The 92-year-old Franciscan has spent his life trying to negotiate with local inhabitants to make sure the 15th-century law isn’t put to use.
In the villages in the area between Scutari, Dukagjini and Lezhe, the “Code of the Mountains” dictates that “blood is never left unavenged” (Article 128), and “the murderer falls in the vengeance of blood” (Article 125).
Since 1939, when he succeeded in saving the first life, Father Maka has dedicated himself to finding ways to avoid vengeance being carried out. Since then, this priest has helped bring about 117 reconciliations, taking advantage of some guarantees that the Kanun code itself provides.
Article 4 of the code states that “the person of the parish priest is inviolable” and that “the priest is not subject to the law of blood,” and these stipulations have given the Franciscan the excuse he needed.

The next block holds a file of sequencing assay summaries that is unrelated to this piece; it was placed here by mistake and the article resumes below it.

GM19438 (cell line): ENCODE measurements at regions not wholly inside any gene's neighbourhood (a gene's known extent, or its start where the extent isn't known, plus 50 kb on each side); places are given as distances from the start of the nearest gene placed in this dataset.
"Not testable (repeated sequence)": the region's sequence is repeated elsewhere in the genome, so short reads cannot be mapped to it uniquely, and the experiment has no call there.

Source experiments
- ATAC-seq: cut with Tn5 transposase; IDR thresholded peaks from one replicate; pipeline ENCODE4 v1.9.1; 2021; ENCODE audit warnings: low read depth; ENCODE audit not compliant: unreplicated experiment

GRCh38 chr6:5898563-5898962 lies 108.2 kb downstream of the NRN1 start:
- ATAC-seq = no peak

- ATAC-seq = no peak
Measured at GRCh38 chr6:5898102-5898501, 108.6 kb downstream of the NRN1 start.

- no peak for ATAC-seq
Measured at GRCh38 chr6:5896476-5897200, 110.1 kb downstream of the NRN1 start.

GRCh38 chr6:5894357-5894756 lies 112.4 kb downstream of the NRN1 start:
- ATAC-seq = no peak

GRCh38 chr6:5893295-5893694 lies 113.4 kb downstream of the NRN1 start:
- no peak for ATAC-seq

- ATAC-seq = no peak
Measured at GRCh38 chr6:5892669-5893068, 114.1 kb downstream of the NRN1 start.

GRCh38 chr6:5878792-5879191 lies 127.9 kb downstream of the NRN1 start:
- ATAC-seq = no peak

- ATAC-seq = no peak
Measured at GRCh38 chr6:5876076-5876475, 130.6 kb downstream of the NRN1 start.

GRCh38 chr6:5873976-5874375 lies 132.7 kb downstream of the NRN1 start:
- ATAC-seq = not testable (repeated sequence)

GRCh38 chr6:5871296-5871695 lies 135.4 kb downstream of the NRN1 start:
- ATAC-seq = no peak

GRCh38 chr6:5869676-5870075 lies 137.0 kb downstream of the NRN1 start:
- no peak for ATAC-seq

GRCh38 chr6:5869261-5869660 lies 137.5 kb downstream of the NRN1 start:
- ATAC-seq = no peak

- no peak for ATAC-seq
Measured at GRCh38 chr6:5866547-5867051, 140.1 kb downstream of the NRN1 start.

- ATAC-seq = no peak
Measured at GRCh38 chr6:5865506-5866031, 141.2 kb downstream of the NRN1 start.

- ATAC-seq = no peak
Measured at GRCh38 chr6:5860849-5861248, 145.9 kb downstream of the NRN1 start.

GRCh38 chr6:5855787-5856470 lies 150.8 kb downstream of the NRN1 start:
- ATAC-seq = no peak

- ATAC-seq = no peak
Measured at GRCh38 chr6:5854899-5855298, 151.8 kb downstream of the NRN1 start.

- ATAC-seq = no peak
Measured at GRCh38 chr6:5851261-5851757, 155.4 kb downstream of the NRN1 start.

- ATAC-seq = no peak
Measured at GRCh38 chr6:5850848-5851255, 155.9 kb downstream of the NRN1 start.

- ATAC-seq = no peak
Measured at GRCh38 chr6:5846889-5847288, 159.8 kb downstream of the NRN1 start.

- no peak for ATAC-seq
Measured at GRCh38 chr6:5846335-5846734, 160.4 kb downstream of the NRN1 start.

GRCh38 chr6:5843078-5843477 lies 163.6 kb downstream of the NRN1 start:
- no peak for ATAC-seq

The procedure the priest uses to evade the Kanun is based at times on the compensation of property, even going so far as to give away heads of cattle to reconcile families. At other times, he uses words inspired by the Gospel.
“One must always move with great discretion,” he said. “Before approaching the families, in an attempt to reconcile them after a murder that one of the two has suffered, I try to find out who the family is, who the murderer is, and who the friends are. I approach them one by one and ask them if they are willing to help me. I knock on their doors. Thank God, they have never rejected me.”
According to the norms of the law itself, reconciliation is possible if the men who have killed go to ask for forgiveness and if those offended accept the offer: 12 oxen for a murdered person. In practice, however, this happens very rarely because the mountain people are too proud to ask for forgiveness or to reach an agreement.
“The Kanun is profoundly anti-evangelical and anti-juridical,” Father Maka said. “It is no accident if in Albania, when the state is strong, capable of having its own laws respected, recourse to the Kanun has declined.”